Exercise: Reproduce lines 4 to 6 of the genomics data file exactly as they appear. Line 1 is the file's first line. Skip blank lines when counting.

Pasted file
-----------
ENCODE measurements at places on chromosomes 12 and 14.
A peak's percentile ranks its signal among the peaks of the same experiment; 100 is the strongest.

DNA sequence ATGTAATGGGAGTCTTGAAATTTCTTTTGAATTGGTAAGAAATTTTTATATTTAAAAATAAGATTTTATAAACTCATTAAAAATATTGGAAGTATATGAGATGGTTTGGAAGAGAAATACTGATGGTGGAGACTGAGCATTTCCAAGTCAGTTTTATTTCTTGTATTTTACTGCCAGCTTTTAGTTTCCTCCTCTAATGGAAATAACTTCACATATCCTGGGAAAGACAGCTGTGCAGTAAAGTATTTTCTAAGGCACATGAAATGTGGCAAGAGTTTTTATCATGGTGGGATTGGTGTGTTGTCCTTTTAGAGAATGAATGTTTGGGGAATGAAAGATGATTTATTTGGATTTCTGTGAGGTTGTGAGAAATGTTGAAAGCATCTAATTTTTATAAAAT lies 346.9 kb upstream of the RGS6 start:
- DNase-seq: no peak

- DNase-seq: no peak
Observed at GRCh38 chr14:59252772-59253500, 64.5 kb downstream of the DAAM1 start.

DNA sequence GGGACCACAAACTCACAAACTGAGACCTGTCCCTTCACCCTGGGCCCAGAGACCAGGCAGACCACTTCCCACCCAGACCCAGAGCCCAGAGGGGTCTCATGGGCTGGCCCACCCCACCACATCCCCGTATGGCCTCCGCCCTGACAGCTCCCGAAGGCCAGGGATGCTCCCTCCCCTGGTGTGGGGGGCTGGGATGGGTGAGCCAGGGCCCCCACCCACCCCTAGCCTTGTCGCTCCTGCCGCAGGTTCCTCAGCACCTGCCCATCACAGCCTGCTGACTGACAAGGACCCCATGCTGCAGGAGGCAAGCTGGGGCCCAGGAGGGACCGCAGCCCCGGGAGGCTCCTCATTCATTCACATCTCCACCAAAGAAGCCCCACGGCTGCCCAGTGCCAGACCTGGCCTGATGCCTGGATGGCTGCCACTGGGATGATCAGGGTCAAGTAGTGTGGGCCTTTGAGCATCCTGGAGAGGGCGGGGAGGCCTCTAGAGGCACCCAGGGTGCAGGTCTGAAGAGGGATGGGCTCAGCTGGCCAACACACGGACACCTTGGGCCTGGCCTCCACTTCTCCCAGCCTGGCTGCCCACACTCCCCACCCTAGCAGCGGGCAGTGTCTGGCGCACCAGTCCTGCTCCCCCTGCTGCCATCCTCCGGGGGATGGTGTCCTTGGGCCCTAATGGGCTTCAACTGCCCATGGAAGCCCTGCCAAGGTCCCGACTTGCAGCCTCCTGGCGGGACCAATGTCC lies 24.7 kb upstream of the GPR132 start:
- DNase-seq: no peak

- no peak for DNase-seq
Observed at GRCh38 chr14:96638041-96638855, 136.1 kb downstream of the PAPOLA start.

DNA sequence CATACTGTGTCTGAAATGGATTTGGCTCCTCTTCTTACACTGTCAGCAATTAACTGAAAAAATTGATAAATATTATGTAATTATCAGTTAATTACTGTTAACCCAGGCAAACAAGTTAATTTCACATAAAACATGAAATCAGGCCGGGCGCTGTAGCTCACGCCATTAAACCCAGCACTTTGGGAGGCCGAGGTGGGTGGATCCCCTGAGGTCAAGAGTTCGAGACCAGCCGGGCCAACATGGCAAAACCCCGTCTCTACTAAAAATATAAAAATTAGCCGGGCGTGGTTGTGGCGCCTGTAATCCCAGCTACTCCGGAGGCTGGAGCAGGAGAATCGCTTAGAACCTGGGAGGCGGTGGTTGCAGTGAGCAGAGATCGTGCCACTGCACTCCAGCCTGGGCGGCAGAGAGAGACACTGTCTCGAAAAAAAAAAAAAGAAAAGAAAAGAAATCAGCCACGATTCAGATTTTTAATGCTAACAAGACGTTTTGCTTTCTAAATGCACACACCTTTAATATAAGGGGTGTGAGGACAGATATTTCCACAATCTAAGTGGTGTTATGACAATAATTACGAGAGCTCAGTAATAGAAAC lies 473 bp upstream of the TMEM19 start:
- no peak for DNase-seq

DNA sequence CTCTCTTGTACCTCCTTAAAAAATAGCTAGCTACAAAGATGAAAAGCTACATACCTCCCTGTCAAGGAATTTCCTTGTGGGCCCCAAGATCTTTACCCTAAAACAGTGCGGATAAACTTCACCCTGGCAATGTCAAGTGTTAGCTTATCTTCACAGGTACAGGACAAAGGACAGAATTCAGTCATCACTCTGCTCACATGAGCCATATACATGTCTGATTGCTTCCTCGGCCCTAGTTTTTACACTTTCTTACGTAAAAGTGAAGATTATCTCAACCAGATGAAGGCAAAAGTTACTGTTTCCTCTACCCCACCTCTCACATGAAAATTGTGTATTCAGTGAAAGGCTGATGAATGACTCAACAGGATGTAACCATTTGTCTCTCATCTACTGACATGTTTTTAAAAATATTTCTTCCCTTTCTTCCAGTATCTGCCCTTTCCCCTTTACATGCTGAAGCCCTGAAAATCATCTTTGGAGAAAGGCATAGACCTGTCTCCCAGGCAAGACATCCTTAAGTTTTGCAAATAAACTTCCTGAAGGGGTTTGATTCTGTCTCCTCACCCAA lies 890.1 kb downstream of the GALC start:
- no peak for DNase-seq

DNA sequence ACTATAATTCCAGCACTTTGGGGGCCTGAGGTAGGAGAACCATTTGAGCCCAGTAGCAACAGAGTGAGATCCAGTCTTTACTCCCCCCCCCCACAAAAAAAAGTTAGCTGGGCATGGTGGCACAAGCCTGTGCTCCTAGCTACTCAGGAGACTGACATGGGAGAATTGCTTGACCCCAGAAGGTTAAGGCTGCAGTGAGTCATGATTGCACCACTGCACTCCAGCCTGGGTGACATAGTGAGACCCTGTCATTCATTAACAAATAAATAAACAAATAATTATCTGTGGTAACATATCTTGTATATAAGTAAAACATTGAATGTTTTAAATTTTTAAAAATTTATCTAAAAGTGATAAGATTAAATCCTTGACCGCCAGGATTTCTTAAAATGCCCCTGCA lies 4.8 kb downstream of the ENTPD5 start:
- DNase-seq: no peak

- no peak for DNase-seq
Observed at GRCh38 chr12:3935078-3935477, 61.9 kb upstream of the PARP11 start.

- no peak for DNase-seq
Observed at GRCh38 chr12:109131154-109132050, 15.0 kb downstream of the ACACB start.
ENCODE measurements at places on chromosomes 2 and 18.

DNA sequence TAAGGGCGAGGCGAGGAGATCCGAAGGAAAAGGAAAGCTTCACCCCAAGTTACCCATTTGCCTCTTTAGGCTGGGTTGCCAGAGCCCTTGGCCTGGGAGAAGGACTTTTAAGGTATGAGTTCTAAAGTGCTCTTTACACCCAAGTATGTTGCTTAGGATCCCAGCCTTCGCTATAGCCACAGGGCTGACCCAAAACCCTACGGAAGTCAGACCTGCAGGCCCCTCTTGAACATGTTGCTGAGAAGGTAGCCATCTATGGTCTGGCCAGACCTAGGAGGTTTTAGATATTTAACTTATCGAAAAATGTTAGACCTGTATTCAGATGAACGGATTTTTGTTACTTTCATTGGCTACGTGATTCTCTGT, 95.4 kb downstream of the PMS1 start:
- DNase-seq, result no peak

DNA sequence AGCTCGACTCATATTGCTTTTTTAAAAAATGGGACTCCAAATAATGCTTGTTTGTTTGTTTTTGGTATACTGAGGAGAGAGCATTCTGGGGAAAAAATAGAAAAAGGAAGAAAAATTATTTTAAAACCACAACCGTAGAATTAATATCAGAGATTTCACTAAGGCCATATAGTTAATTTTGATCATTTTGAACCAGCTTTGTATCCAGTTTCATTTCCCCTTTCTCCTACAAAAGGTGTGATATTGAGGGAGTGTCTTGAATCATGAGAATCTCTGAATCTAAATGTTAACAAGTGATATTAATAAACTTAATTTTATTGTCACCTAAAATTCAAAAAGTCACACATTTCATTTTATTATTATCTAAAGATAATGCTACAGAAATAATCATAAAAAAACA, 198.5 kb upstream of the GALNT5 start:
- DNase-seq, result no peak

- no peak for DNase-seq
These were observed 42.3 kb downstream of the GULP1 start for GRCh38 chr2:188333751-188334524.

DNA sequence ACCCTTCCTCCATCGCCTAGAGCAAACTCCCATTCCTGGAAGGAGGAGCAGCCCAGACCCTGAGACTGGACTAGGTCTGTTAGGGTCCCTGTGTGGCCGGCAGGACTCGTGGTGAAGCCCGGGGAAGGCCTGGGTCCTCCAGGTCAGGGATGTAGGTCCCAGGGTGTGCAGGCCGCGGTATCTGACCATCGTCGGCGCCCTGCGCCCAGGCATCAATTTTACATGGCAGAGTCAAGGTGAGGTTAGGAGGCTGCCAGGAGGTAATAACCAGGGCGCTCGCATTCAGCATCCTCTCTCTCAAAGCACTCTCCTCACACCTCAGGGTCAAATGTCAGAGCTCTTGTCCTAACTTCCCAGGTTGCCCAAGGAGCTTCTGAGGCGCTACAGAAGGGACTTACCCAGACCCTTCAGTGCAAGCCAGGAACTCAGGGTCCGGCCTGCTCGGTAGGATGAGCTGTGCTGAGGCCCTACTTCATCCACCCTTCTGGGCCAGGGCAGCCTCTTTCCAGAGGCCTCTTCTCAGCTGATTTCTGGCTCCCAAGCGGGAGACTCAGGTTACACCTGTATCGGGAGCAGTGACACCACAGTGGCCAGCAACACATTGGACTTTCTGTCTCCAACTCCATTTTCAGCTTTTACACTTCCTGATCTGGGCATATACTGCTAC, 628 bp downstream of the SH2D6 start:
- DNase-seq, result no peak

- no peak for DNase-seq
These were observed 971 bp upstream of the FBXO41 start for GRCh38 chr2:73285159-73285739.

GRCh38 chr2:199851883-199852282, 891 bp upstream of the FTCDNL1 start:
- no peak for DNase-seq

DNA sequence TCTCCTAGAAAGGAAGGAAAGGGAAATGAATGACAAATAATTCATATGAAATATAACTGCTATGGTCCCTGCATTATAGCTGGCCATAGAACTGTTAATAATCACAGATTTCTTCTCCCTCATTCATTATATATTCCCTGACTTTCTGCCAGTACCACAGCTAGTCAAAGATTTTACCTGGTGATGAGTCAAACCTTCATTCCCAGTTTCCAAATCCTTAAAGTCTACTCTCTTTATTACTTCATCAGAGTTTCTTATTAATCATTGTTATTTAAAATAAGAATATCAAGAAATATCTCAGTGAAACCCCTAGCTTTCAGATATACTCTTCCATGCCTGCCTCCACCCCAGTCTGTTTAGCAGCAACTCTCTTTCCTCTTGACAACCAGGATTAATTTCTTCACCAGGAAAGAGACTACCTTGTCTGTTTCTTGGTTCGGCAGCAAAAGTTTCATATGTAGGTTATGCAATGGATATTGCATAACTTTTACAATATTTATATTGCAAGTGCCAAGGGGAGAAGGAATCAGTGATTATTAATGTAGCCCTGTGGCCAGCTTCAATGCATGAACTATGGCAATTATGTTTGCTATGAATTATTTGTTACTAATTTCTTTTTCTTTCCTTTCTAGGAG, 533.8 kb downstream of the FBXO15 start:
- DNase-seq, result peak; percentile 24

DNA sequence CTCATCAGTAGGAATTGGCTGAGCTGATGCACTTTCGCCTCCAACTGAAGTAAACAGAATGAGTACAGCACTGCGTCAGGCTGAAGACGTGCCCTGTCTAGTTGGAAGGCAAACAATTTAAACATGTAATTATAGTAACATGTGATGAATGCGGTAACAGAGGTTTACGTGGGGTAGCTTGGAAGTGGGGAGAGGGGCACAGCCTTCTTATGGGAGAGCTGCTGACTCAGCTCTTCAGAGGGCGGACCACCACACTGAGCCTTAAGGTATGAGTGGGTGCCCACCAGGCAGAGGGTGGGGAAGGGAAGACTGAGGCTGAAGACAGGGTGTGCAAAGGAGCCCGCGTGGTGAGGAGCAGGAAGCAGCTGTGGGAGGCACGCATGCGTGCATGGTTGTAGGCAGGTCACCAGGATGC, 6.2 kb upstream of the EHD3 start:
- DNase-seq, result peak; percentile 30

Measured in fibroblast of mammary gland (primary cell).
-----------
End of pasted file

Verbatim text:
- DNase-seq: no peak

- DNase-seq: no peak
Observed at GRCh38 chr14:59252772-59253500, 64.5 kb downstream of the DAAM1 start.